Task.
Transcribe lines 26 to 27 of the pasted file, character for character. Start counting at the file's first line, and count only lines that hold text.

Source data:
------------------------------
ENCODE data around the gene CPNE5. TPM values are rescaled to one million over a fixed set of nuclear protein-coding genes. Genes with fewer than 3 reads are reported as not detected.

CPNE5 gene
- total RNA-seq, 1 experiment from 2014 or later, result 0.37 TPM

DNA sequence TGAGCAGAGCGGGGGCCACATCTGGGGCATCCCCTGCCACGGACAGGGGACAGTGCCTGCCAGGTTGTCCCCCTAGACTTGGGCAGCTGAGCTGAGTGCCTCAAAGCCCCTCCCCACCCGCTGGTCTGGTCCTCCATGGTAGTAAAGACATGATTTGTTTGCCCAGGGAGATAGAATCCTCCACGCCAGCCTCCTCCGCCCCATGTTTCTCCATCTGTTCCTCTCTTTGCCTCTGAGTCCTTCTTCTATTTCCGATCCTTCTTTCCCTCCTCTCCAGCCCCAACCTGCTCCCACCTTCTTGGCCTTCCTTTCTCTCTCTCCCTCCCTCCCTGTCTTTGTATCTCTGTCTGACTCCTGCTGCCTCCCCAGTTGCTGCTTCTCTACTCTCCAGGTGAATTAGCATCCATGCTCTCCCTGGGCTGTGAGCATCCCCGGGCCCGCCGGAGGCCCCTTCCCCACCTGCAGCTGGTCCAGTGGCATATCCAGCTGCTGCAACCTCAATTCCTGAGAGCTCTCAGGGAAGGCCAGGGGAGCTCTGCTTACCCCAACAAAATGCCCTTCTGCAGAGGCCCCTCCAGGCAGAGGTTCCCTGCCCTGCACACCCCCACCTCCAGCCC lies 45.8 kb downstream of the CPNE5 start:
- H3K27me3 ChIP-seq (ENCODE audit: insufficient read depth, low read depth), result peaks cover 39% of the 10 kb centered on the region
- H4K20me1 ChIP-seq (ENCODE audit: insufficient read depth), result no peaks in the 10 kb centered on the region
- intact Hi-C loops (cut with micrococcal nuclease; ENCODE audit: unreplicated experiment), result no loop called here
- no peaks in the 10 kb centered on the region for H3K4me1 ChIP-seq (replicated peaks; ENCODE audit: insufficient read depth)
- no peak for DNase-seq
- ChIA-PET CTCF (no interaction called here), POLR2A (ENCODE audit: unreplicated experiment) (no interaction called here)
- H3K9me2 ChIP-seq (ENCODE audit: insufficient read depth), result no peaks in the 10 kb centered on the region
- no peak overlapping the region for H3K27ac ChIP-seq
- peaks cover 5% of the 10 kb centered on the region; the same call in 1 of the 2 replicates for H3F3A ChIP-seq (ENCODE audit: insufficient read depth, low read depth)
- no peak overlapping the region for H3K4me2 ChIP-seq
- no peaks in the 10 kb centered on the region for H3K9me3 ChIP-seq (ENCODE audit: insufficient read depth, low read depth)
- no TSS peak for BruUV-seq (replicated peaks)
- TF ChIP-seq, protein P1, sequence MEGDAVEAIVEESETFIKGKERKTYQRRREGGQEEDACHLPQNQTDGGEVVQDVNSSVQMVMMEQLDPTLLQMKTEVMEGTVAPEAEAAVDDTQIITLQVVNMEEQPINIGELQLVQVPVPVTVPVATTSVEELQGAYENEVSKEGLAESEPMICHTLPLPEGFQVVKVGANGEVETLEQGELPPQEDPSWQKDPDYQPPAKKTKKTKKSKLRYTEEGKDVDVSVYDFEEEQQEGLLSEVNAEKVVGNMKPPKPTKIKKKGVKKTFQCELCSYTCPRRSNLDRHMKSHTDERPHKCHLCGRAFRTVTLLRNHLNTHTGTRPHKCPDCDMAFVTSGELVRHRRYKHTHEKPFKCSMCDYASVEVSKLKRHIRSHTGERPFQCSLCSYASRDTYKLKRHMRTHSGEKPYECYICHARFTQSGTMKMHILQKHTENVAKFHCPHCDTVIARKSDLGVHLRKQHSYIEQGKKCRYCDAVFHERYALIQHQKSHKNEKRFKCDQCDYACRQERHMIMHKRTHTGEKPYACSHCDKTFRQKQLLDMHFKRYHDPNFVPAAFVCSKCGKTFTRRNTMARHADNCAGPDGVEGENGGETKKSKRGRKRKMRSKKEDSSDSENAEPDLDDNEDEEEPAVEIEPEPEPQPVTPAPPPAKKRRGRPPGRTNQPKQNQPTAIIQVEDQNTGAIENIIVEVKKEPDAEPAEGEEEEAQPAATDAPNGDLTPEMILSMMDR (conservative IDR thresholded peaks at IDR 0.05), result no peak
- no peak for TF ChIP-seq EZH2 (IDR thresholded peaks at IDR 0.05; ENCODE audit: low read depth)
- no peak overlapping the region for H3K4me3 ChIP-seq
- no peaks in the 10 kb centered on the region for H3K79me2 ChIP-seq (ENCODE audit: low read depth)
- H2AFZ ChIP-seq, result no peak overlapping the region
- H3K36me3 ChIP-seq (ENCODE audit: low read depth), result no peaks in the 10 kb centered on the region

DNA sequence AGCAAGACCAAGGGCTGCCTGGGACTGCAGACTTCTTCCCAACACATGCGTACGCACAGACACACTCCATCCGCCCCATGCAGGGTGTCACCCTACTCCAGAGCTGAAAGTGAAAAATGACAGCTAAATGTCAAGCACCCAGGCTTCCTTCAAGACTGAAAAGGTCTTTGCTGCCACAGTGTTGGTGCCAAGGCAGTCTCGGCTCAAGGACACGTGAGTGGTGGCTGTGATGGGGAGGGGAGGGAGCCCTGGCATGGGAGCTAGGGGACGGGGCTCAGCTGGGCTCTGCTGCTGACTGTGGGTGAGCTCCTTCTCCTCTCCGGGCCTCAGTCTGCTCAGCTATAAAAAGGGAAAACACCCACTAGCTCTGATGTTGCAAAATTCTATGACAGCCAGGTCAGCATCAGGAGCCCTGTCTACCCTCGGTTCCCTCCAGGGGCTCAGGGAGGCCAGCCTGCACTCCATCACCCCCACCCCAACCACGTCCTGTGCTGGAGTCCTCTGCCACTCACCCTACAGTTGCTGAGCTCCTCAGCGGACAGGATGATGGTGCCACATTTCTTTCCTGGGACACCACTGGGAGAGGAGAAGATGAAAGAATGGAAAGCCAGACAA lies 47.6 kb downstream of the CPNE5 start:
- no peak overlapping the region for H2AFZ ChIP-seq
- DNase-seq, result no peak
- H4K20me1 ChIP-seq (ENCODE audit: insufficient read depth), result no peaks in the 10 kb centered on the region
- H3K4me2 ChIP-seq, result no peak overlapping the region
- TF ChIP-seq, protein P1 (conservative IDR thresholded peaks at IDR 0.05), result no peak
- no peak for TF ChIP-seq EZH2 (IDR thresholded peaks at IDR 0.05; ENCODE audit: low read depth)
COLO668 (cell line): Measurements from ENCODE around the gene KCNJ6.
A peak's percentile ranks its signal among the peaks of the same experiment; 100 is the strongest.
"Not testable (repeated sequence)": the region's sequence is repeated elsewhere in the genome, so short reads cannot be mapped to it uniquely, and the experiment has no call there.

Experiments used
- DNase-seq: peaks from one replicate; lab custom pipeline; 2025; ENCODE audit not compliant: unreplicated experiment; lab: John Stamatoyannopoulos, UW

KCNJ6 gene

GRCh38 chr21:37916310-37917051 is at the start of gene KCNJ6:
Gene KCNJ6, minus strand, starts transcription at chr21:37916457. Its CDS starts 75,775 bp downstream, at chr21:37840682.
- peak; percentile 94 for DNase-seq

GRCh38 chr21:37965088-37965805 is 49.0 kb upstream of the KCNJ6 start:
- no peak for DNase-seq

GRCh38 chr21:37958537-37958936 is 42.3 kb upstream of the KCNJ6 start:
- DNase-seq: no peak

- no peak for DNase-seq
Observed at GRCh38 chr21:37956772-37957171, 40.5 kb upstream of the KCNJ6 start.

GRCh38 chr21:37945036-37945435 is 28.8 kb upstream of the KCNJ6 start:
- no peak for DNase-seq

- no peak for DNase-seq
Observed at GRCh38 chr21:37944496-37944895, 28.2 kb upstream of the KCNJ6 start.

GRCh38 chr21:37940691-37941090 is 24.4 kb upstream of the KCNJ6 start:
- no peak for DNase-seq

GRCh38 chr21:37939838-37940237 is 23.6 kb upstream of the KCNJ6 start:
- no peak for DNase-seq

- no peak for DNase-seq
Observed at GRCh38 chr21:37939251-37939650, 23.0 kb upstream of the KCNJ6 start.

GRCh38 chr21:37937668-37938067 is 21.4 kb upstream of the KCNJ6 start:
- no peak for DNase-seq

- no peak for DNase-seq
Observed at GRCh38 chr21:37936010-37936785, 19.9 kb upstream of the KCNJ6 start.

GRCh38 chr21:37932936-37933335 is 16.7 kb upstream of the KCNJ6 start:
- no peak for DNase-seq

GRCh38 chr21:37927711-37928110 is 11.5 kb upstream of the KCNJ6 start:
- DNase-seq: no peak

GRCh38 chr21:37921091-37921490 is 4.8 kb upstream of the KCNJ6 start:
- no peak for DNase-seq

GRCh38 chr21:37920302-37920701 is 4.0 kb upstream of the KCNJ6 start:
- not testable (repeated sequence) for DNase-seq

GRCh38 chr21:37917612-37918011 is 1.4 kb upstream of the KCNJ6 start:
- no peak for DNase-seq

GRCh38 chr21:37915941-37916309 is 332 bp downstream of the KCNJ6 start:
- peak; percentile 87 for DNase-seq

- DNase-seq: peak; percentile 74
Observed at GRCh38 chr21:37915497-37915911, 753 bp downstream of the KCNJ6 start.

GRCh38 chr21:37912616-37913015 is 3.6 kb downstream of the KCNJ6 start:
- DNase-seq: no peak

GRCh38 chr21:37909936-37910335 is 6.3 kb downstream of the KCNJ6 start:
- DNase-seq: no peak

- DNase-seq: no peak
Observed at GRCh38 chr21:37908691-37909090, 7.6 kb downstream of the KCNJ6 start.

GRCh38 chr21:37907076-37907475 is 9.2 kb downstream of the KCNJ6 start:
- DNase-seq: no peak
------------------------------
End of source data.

- H4K20me1 ChIP-seq (ENCODE audit: insufficient read depth), result no peaks in the 10 kb centered on the region
- H3K4me2 ChIP-seq, result no peak overlapping the region